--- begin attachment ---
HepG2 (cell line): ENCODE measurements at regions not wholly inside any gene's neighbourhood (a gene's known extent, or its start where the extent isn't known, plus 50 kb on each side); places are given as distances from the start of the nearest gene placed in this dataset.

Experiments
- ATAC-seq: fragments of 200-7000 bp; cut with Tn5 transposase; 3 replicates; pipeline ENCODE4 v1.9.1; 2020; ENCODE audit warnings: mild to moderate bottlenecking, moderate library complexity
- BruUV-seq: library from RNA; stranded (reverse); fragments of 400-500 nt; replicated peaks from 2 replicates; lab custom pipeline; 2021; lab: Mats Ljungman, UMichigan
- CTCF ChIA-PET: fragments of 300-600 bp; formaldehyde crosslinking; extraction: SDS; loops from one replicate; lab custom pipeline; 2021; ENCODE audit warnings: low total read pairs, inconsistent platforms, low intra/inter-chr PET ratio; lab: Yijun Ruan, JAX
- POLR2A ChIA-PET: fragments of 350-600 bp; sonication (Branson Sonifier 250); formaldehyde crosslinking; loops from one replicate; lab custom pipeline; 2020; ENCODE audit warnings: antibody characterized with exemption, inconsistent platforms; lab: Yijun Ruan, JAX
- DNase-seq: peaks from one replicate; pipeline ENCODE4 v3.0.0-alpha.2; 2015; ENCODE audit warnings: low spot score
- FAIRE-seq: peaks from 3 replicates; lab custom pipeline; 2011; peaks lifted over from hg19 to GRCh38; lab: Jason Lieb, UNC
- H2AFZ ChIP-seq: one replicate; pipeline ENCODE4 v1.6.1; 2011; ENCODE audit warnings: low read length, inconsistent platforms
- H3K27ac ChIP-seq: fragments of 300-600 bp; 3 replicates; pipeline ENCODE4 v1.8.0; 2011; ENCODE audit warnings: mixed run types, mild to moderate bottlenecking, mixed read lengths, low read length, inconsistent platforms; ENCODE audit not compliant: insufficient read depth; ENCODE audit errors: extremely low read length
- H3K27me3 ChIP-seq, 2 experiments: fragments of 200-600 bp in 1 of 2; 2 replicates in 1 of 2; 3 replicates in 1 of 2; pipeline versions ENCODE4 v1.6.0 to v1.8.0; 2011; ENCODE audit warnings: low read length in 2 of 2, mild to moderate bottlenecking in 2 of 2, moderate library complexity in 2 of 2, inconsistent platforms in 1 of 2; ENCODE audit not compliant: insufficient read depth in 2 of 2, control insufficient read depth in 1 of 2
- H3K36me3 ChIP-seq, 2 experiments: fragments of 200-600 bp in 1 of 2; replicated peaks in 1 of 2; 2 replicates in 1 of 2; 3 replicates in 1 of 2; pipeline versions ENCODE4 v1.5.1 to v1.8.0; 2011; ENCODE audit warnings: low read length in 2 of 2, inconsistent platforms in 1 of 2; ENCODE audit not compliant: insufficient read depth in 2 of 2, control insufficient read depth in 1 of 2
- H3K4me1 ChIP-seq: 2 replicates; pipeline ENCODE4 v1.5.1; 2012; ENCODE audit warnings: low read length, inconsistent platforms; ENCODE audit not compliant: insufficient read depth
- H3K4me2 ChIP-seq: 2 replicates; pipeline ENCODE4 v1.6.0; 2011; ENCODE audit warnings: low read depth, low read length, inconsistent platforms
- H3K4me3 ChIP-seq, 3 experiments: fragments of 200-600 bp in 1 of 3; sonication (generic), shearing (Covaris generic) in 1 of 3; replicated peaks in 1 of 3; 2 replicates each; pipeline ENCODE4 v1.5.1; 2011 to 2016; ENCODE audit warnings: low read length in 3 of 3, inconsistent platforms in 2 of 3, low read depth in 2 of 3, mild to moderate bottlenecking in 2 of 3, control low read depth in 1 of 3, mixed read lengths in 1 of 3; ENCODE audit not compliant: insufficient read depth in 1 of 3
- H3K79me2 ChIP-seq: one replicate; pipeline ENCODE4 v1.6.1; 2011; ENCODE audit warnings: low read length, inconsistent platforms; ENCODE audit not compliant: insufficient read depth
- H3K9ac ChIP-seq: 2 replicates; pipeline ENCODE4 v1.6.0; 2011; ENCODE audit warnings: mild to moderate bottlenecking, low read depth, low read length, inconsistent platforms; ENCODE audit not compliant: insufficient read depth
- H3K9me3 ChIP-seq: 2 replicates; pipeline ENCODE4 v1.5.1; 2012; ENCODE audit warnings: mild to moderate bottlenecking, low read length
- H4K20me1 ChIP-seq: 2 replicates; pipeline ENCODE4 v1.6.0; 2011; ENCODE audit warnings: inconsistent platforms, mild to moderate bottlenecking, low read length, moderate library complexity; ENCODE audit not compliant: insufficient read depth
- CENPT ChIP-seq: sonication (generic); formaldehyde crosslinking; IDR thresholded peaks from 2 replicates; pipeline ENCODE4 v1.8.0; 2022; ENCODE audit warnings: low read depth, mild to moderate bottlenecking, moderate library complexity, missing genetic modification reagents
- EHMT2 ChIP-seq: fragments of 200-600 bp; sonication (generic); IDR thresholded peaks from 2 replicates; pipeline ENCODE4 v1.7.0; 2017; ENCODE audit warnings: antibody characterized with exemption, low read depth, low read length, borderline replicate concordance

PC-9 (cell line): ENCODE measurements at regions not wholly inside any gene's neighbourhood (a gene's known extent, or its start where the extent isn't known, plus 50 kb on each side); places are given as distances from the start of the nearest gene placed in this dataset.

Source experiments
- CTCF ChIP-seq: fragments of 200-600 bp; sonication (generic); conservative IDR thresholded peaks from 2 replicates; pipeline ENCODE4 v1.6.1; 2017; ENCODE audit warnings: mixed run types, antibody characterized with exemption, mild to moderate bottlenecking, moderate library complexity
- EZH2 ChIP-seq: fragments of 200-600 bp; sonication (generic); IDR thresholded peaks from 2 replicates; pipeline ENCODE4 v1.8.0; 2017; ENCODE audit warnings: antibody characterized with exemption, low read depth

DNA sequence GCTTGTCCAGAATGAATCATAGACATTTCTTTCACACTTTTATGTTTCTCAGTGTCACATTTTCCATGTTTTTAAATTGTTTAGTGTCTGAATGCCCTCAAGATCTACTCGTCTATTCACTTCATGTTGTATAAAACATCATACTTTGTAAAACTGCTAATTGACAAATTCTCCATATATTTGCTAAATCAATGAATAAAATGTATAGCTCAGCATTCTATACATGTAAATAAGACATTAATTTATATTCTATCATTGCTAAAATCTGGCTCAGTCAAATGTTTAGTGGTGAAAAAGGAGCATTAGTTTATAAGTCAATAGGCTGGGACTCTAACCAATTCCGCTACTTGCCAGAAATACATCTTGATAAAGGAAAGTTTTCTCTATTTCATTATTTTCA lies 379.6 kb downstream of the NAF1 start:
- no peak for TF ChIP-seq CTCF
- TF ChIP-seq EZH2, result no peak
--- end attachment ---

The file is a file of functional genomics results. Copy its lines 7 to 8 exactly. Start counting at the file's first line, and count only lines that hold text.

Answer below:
- DNase-seq: peaks from one replicate; pipeline ENCODE4 v3.0.0-alpha.2; 2015; ENCODE audit warnings: low spot score
- FAIRE-seq: peaks from 3 replicates; lab custom pipeline; 2011; peaks lifted over from hg19 to GRCh38; lab: Jason Lieb, UNC